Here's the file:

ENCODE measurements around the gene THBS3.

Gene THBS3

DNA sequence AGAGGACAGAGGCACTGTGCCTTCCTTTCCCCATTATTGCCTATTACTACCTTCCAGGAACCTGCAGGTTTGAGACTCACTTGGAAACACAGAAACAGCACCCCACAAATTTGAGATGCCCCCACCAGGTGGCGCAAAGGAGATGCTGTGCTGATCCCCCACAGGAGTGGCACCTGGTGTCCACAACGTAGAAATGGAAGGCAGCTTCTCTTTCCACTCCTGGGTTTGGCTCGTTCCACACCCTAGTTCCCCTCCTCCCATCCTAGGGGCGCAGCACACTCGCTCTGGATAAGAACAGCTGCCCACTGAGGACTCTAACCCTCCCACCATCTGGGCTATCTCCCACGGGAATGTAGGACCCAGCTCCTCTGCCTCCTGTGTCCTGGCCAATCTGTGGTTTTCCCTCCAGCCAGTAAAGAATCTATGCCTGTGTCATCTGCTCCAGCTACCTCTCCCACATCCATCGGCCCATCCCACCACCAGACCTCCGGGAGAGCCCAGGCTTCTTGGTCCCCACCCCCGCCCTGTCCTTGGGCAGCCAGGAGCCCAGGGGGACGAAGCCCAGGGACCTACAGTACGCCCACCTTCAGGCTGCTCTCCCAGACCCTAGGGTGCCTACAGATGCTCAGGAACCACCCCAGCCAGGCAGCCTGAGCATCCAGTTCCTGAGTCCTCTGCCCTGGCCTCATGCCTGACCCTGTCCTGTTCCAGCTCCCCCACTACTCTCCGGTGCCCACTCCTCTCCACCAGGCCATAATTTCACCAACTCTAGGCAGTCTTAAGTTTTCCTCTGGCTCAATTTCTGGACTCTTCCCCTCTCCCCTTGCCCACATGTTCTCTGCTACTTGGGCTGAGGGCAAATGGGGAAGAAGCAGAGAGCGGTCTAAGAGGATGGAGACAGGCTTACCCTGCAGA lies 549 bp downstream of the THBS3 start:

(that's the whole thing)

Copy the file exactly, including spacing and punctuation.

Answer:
ENCODE measurements around the gene THBS3.

Gene THBS3

DNA sequence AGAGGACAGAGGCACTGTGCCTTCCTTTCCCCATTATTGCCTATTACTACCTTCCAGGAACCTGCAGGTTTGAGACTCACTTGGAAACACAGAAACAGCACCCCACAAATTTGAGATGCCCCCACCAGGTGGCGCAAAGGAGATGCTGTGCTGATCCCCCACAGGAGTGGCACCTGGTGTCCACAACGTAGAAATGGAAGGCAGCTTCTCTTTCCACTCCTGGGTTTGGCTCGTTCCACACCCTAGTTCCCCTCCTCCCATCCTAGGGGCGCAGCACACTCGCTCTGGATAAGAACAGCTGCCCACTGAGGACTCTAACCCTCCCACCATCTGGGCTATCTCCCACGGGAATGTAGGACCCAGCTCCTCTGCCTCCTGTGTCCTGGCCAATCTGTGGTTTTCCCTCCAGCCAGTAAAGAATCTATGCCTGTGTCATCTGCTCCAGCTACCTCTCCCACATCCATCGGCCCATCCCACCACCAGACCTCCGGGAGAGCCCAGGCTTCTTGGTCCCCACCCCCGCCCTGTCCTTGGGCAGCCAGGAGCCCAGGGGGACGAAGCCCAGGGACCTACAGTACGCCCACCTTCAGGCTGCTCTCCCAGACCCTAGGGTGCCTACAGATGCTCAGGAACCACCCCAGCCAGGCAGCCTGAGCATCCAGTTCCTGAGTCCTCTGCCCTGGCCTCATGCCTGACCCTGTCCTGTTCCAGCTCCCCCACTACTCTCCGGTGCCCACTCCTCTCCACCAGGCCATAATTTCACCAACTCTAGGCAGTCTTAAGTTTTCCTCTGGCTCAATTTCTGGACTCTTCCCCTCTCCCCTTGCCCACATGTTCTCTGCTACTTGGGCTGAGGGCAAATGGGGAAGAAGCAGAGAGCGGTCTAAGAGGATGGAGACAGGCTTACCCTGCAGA lies 549 bp downstream of the THBS3 start: